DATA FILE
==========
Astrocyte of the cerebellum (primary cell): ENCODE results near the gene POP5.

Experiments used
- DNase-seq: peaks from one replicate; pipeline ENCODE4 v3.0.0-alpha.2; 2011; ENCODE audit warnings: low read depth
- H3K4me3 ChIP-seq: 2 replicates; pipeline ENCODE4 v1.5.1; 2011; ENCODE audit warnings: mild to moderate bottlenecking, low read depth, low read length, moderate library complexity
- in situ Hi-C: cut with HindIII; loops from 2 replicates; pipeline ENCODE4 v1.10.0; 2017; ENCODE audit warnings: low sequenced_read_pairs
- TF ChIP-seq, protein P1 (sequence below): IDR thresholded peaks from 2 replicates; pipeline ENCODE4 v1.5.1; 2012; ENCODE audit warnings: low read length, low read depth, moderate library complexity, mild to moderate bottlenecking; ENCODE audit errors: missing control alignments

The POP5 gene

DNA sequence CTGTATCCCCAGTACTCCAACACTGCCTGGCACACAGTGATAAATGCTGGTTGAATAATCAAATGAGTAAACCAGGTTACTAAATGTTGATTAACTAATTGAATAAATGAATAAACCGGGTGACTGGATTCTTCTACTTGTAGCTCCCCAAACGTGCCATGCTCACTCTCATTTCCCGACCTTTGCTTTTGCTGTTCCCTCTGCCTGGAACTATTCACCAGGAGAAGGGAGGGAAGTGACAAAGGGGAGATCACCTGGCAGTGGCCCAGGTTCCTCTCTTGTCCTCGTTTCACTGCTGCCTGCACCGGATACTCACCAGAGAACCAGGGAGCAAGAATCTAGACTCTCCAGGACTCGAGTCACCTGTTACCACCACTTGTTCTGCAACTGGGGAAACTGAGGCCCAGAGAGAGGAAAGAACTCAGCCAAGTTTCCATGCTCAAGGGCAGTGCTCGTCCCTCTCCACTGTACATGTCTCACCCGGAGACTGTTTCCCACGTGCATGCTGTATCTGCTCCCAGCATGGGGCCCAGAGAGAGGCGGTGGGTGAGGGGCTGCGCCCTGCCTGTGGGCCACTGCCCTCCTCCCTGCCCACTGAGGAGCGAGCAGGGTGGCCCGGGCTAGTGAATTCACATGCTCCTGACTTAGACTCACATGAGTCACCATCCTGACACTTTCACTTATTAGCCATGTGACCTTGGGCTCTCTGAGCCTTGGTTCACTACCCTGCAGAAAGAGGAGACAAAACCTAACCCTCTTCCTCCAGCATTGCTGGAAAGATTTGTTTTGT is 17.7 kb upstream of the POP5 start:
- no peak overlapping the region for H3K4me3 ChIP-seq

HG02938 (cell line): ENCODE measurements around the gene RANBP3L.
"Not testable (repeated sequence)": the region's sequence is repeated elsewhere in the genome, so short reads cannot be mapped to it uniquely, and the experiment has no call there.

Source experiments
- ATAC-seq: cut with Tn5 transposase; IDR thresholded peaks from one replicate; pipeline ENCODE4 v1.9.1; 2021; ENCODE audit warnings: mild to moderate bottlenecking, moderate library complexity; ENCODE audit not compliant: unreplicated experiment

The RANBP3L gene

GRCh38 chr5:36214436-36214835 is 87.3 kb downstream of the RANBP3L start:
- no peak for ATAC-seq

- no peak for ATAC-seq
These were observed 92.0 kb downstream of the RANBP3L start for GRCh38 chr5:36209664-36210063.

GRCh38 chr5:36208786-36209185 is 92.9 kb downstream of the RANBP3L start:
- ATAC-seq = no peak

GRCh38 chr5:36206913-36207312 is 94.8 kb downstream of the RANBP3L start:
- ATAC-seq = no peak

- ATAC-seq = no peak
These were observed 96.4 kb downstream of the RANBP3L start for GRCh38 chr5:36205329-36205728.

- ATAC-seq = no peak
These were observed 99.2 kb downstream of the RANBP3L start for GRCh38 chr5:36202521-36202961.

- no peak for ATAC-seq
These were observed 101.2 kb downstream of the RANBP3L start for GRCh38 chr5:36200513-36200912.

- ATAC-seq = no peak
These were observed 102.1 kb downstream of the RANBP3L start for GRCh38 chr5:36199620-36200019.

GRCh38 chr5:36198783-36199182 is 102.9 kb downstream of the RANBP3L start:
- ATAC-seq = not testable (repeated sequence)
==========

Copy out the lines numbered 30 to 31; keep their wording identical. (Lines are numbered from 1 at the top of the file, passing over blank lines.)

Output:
These were observed 102.1 kb downstream of the RANBP3L start for GRCh38 chr5:36199620-36200019.

GRCh38 chr5:36198783-36199182 is 102.9 kb downstream of the RANBP3L start: